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The Work is Difficult and Dangerous in Nepal, but Who Would We Be If We Did Not Try?

submitted by Santosh Dahal


Photo credit: Canadian Red Cross - by Maude Froberg - May 15, 2015

Night falls in Kathmandu. We sleep in the streets, in the tents, in the parks. The last strong tremor still present in the body. Local or foreigner, it doesn’t matter. In the darkness, we are equally together and alone. All the senses are amplified, each sound is recorded, every movement in the ground.

(Read complete article in the link below)

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Drowned Migrants and ‘a Failure of Compassion’


As many as 950 migrants are feared dead after their boat capsized in the Mediterranean. Children are carried by rescue workers as migrants arrive via boat at the Sicilian harbour of Pozzallo - by Mike Corones - April 21, 2015

Already, this week’s migrant deaths in the Mediterranean are hard to tally.

As many as 900 refugees died in a shipwreck off of Libya on Sunday, the day before two other boats carrying 400 people faced distress off of Libya and three migrants died when yet another boat ran aground in Greece. As this Reuters graphic shows, the vast majority of illegal border crossings over the Mediterranean happen via central and eastern sea routes, a fact reflected in this week’s disasters.


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UN Warns World Could Have 40 Percent Water Shortfall by 2030

CLICK HERE - The United Nations World Water Development Report 2015


CLICK HERE - REPORT - The United Nations World Water Development Report 2015 (139 page .PDF report) - by Hillel Italie - March 20, 2015

The world could suffer a 40 percent shortfall in water in just 15 years unless countries dramatically change their use of the resource, a U.N. report warned Friday.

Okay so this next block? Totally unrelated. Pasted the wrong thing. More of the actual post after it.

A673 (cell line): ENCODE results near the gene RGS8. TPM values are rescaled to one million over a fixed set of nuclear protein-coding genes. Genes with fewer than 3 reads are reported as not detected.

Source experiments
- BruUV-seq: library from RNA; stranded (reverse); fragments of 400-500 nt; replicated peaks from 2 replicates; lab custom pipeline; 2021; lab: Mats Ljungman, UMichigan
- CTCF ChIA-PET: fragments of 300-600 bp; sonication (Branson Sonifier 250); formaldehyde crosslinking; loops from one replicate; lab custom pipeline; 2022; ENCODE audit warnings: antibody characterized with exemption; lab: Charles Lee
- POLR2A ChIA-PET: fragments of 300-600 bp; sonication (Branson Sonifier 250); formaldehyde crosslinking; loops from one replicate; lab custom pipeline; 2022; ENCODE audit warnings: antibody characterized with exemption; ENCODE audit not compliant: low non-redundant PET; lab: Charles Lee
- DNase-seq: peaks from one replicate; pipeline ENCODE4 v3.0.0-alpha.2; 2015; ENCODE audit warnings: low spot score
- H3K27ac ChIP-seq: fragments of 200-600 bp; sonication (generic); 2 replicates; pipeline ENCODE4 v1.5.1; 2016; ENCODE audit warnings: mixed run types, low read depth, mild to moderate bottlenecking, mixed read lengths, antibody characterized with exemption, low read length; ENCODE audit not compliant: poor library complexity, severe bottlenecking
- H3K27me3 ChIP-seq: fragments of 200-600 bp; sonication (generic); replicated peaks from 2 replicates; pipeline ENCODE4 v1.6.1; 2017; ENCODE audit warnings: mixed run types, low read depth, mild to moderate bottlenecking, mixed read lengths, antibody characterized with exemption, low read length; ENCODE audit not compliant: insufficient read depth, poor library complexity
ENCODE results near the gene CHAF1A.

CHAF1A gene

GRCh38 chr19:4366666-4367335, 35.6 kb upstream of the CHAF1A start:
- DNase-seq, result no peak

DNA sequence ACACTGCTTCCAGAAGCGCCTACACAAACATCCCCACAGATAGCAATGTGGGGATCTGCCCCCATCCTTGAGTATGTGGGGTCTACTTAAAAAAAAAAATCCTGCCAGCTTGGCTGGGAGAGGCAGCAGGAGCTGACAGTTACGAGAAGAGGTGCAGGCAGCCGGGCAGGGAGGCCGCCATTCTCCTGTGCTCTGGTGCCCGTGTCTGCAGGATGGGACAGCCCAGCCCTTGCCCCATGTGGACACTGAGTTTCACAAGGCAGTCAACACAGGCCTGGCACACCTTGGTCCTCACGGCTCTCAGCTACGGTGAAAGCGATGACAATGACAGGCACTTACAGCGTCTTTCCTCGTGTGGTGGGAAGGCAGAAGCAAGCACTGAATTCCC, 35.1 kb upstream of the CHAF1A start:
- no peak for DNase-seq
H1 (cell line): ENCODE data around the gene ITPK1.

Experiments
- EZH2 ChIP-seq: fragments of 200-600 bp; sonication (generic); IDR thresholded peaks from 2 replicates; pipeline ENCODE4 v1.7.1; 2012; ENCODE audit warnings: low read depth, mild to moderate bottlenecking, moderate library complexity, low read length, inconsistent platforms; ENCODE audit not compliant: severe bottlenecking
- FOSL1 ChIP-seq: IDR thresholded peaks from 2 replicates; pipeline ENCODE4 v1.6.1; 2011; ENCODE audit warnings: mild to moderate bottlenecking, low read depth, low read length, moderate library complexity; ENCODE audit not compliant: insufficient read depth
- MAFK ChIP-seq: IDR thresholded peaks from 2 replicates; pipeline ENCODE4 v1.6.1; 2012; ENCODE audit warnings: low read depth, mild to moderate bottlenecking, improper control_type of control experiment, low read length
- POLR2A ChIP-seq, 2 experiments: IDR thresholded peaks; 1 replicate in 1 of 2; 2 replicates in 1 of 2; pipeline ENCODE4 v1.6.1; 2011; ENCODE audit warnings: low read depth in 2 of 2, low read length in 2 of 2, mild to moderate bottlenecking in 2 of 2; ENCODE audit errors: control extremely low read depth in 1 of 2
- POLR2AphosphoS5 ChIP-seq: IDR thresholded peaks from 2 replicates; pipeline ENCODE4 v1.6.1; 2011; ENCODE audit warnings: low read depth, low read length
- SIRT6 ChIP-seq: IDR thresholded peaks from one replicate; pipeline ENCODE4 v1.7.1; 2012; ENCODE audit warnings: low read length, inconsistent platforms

The report predicts global water demand will increase 55 percent by 2050, while reserves dwindle. If current usage trends don't change, the world will have only 60 percent of the water it needs in 2030, it said.


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Story Behind the Story: How Times Reporters Unraveled the Ebola Epidemic

NEW YORK TIMES                                               Jan. 2, 2015

Celia W. Dugger, deputy science editor for health, has helped to coordinate the Times’s coverage of Ebola. She edited a feature published Tuesday on the origin of this year’s Ebola outbreak, and shares how the story came together after months of reporting.

As the Ebola epidemic gained velocity this fall, spreading fear and death across one of the world’s poorest regions, I kept coming back to the same questions: How did this one get away? How did the experts — and the media, including editors like me, for that matter — miss the signs in the spring that this time would be catastrophically different from the nearly two dozen prior outbreaks? Why did the most seasoned Ebola hands — men and women who had repeatedly risked their lives battling this lethal foe — let their guard down and scale back in May just when the virus might have been throttled?

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‘Superbugs’ Kill India’s Babies and Pose an Overseas Threat

NEW YORK TIMES --by Gardiner Harris                                                                                 Dec. 4, 2014

AMRAVATI, India — A deadly epidemic that could have global implications is quietly sweeping India, and among its many victims are tens of thousands of newborns dying because once-miraculous cures no longer work.

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Structural Adaptivity, Before and After Thoughts